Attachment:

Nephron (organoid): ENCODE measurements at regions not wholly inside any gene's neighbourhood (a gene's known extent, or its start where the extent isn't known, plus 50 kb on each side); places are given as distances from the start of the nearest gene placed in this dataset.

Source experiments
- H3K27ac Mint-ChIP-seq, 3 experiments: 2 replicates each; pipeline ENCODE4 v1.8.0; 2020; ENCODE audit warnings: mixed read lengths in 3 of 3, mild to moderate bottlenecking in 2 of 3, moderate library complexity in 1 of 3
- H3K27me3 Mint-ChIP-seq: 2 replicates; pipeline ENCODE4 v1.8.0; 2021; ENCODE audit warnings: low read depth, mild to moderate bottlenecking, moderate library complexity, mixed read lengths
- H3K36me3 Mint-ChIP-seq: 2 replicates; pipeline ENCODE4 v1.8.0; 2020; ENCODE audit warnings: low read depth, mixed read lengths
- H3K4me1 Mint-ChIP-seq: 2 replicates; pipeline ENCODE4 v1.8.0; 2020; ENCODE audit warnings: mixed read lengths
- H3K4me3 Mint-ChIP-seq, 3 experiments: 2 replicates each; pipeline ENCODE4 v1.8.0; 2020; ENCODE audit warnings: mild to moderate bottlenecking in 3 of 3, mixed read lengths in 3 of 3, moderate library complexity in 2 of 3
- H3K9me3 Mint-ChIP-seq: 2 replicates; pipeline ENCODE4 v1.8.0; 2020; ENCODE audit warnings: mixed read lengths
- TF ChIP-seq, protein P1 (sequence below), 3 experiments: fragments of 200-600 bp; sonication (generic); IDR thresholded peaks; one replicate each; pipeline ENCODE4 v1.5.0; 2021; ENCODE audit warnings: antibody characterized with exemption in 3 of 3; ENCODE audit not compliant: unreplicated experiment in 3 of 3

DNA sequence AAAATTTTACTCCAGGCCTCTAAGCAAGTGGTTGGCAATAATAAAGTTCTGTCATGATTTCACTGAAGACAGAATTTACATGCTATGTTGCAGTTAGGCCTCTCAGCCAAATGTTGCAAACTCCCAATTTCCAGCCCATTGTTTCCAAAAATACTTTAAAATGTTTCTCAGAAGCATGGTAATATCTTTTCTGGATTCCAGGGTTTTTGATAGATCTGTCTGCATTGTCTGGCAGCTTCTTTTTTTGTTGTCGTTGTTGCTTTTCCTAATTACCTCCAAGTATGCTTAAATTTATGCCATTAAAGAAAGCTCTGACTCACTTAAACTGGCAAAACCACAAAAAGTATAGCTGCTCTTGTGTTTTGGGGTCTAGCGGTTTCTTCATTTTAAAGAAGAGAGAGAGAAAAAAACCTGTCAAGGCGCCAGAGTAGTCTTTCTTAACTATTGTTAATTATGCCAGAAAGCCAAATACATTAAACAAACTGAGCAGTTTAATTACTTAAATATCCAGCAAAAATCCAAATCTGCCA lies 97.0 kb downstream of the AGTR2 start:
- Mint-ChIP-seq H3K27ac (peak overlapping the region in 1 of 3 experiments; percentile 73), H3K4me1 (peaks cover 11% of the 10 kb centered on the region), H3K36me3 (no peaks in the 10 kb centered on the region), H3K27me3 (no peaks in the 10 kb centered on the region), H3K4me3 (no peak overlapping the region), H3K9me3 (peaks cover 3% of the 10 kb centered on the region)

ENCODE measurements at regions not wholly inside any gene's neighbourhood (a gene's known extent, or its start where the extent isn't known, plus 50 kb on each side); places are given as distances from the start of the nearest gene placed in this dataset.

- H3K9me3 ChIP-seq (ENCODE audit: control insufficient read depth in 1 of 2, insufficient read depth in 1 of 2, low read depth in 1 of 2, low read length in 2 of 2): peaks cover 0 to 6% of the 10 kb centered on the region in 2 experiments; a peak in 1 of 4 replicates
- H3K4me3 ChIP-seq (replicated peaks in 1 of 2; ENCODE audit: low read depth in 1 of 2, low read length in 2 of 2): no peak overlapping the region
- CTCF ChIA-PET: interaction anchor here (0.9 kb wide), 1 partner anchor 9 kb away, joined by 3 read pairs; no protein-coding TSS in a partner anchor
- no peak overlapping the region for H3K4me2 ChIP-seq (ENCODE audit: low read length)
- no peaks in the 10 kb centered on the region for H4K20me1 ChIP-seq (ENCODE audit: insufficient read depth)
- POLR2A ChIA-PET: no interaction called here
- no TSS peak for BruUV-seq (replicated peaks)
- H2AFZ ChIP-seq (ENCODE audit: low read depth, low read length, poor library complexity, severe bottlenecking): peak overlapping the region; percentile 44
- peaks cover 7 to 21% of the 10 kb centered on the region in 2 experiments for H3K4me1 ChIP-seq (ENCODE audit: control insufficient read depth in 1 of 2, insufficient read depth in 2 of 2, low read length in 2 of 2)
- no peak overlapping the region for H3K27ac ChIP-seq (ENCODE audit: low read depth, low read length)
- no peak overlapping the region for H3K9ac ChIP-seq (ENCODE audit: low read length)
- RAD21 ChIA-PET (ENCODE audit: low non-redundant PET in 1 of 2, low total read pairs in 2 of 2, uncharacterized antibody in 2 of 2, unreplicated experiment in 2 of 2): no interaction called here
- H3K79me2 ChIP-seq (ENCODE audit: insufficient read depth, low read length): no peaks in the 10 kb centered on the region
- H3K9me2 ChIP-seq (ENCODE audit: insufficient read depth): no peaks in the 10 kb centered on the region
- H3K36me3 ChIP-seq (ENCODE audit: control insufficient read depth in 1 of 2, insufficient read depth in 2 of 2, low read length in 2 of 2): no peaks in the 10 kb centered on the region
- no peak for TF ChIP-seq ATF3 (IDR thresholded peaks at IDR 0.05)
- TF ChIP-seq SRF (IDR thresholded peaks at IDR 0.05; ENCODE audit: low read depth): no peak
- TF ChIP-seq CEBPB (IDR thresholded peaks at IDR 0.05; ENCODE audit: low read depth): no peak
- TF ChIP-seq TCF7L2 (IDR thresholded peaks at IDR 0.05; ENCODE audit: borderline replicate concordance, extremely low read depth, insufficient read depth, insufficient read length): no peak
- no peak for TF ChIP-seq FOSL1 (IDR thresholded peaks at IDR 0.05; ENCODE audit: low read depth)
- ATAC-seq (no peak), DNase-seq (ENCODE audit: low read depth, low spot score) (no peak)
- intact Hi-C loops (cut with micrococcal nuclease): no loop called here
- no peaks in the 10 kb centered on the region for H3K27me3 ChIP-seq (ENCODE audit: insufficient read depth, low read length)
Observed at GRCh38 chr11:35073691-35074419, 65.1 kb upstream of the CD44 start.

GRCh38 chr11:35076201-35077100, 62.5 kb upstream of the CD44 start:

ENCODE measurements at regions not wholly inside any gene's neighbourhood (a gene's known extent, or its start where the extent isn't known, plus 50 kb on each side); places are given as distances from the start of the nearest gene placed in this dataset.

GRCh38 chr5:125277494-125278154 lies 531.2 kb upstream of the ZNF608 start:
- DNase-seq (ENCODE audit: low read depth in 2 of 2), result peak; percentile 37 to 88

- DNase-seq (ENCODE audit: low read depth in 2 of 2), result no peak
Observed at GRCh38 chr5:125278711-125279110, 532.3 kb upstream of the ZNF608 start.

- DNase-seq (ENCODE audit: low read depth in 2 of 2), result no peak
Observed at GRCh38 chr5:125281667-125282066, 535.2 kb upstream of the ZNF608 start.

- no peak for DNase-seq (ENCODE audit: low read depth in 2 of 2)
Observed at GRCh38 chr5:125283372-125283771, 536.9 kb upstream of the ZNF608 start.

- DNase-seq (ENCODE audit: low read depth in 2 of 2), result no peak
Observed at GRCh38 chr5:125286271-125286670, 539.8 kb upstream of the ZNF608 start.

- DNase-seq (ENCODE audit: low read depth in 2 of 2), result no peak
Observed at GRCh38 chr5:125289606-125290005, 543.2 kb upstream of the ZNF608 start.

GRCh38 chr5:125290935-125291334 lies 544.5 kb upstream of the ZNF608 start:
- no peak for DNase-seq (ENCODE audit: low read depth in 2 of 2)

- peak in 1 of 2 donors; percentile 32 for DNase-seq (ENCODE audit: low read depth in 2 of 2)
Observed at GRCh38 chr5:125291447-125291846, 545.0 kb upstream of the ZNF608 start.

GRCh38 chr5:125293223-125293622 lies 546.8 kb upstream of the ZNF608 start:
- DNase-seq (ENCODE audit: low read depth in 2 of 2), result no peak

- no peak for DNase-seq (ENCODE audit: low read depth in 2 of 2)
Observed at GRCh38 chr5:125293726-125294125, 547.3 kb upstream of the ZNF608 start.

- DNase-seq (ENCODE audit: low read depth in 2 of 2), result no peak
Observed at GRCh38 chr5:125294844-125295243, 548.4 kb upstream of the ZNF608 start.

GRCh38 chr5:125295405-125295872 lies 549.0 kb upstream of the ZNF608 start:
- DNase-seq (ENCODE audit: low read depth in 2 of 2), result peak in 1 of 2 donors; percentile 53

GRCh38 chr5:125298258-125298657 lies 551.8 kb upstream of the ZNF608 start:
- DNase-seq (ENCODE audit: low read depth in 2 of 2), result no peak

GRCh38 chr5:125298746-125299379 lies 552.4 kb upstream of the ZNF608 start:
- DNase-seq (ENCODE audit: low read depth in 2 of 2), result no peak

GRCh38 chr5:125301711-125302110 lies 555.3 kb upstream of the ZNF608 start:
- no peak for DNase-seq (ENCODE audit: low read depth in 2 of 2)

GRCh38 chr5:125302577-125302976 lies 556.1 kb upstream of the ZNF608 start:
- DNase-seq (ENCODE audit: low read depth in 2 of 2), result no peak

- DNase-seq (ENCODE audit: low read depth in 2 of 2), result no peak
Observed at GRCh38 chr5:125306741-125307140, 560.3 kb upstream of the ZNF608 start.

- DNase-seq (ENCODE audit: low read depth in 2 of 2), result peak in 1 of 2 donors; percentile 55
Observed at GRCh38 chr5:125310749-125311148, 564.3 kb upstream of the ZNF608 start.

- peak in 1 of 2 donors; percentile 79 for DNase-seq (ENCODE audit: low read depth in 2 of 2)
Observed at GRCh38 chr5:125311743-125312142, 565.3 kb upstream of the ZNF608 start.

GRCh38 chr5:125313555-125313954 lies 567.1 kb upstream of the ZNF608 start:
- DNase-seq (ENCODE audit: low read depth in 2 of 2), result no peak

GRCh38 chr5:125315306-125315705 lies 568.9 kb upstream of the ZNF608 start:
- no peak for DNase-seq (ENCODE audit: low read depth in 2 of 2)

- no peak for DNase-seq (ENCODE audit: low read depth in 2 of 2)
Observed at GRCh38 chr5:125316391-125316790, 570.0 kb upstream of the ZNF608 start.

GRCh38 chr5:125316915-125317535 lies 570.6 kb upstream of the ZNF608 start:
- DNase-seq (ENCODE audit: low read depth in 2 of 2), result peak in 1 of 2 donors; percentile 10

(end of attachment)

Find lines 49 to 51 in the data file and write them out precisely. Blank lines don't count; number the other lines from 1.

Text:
- DNase-seq (ENCODE audit: low read depth in 2 of 2), result no peak
Observed at GRCh38 chr5:125289606-125290005, 543.2 kb upstream of the ZNF608 start.

GRCh38 chr5:125290935-125291334 lies 544.5 kb upstream of the ZNF608 start: